WORLD Australia's endangered wallaby population bounces back after ferals fenced out

WORLD

Australia's endangered wallaby population bounces back after ferals fenced out

Xinhua

21:45, May 25, 2021

File photo taken on Sept. 26, 2018 shows bridled nailtail wallabies at the Avocet Nature Refuge in central Queensland, Australia. A population of bridled nailtail wallabies in the Australian state of Queensland has been brought back from the brink of extinction, after conservation scientists trialled an intervention technique never before used on land-based mammals. This new conservation strategy, revealed on Tuesday, was conducted by scientists at the University of New South Wales (UNSW), giving the bridled nailtail wallaby a head starting in life. The article has also been published in Current Biology. (Photo by Alexandra Ross/Xinhua)

File photo taken on Sept. 26, 2018 shows a bridled nailtail wallaby at the Avocet Nature Refuge in central Queensland, Australia. A population of bridled nailtail wallabies in the Australian state of Queensland has been brought back from the brink of extinction, after conservation scientists trialled an intervention technique never before used on land-based mammals. This new conservation strategy, revealed on Tuesday, was conducted by scientists at the University of New South Wales (UNSW), giving the bridled nailtail wallaby a head starting in life. The article has also been published in Current Biology. (Photo by Alexandra Ross/Xinhua)

File photo taken on Sept. 26, 2018 shows a bridled nailtail wallaby at the Avocet Nature Refuge in central Queensland, Australia. A population of bridled nailtail wallabies in the Australian state of Queensland has been brought back from the brink of extinction, after conservation scientists trialled an intervention technique never before used on land-based mammals. This new conservation strategy, revealed on Tuesday, was conducted by scientists at the University of New South Wales (UNSW), giving the bridled nailtail wallaby a head starting in life. The article has also been published in Current Biology. (Photo by Alexandra Ross/Xinhua)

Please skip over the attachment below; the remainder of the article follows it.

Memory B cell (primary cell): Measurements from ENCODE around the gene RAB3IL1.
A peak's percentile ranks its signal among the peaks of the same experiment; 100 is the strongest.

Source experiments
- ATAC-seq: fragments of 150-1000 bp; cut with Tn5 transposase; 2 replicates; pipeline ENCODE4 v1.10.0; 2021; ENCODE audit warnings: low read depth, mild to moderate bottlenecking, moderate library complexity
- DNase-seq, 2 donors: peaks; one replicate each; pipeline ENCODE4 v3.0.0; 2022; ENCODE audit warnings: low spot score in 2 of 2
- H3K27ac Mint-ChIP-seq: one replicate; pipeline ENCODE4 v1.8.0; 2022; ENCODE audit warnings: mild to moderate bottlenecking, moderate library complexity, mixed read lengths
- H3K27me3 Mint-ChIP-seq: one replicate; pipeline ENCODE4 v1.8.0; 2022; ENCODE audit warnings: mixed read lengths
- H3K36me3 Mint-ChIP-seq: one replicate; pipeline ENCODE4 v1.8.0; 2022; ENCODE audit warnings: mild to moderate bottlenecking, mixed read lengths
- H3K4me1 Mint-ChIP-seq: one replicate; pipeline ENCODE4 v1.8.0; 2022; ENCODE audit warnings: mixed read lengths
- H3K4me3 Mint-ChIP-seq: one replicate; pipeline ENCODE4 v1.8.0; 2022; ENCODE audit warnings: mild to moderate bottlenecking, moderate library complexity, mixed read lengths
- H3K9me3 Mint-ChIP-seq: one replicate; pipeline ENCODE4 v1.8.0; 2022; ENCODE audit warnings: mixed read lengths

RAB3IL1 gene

File photo taken on Sept. 26, 2018 shows a bridled nailtail wallaby at the Avocet Nature Refuge in central Queensland, Australia. A population of bridled nailtail wallabies in the Australian state of Queensland has been brought back from the brink of extinction, after conservation scientists trialled an intervention technique never before used on land-based mammals. This new conservation strategy, revealed on Tuesday, was conducted by scientists at the University of New South Wales (UNSW), giving the bridled nailtail wallaby a head starting in life. The article has also been published in Current Biology. (Photo by Alexandra Ross/Xinhua)

File photo taken on Sept. 26, 2018 shows a bridled nailtail wallaby at the Avocet Nature Refuge in central Queensland, Australia. A population of bridled nailtail wallabies in the Australian state of Queensland has been brought back from the brink of extinction, after conservation scientists trialled an intervention technique never before used on land-based mammals. This new conservation strategy, revealed on Tuesday, was conducted by scientists at the University of New South Wales (UNSW), giving the bridled nailtail wallaby a head starting in life. The article has also been published in Current Biology. (Photo by Alexandra Ross/Xinhua)

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